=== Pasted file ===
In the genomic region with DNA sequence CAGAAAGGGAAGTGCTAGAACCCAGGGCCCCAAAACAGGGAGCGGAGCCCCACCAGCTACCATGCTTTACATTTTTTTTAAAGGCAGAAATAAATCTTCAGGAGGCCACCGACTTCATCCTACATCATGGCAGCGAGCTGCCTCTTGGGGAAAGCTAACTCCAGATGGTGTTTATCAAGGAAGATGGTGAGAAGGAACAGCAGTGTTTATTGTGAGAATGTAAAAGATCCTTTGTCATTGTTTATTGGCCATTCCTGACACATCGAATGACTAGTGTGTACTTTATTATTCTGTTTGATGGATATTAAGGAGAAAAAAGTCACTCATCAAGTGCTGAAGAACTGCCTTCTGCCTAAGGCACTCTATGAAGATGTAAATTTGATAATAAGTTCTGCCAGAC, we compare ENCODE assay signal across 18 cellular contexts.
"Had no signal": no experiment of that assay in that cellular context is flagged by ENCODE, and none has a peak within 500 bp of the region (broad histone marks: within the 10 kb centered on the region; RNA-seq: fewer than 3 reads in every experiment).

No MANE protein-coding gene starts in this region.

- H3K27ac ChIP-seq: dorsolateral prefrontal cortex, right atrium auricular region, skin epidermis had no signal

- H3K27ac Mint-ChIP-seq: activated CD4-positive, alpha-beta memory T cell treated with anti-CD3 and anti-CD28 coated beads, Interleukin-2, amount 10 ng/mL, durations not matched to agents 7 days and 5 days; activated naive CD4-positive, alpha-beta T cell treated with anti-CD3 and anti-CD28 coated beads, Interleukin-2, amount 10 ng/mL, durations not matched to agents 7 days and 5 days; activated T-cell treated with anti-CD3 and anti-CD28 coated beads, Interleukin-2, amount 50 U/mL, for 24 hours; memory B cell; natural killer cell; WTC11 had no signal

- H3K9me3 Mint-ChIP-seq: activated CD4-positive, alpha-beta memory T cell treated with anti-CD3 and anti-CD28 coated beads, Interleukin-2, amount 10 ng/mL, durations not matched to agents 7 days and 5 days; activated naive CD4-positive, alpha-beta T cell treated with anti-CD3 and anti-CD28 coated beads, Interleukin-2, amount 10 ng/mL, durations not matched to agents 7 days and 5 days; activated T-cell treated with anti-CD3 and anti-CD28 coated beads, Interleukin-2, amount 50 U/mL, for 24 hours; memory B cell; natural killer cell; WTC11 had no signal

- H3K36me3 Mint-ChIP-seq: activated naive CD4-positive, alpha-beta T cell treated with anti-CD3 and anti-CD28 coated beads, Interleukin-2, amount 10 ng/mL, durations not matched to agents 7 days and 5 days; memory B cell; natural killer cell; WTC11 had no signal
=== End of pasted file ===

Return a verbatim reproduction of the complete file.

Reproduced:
In the genomic region with DNA sequence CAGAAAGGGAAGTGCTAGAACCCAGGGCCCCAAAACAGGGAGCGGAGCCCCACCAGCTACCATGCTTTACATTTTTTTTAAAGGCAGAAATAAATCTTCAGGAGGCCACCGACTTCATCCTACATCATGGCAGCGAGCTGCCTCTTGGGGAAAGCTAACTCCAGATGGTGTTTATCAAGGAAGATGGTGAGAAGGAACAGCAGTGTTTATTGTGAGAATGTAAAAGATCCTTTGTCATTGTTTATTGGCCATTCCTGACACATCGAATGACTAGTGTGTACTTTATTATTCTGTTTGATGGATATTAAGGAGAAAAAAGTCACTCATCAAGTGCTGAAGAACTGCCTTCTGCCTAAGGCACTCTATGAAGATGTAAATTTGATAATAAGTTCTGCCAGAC, we compare ENCODE assay signal across 18 cellular contexts.
"Had no signal": no experiment of that assay in that cellular context is flagged by ENCODE, and none has a peak within 500 bp of the region (broad histone marks: within the 10 kb centered on the region; RNA-seq: fewer than 3 reads in every experiment).

No MANE protein-coding gene starts in this region.

- H3K27ac ChIP-seq: dorsolateral prefrontal cortex, right atrium auricular region, skin epidermis had no signal

- H3K27ac Mint-ChIP-seq: activated CD4-positive, alpha-beta memory T cell treated with anti-CD3 and anti-CD28 coated beads, Interleukin-2, amount 10 ng/mL, durations not matched to agents 7 days and 5 days; activated naive CD4-positive, alpha-beta T cell treated with anti-CD3 and anti-CD28 coated beads, Interleukin-2, amount 10 ng/mL, durations not matched to agents 7 days and 5 days; activated T-cell treated with anti-CD3 and anti-CD28 coated beads, Interleukin-2, amount 50 U/mL, for 24 hours; memory B cell; natural killer cell; WTC11 had no signal

- H3K9me3 Mint-ChIP-seq: activated CD4-positive, alpha-beta memory T cell treated with anti-CD3 and anti-CD28 coated beads, Interleukin-2, amount 10 ng/mL, durations not matched to agents 7 days and 5 days; activated naive CD4-positive, alpha-beta T cell treated with anti-CD3 and anti-CD28 coated beads, Interleukin-2, amount 10 ng/mL, durations not matched to agents 7 days and 5 days; activated T-cell treated with anti-CD3 and anti-CD28 coated beads, Interleukin-2, amount 50 U/mL, for 24 hours; memory B cell; natural killer cell; WTC11 had no signal

- H3K36me3 Mint-ChIP-seq: activated naive CD4-positive, alpha-beta T cell treated with anti-CD3 and anti-CD28 coated beads, Interleukin-2, amount 10 ng/mL, durations not matched to agents 7 days and 5 days; memory B cell; natural killer cell; WTC11 had no signal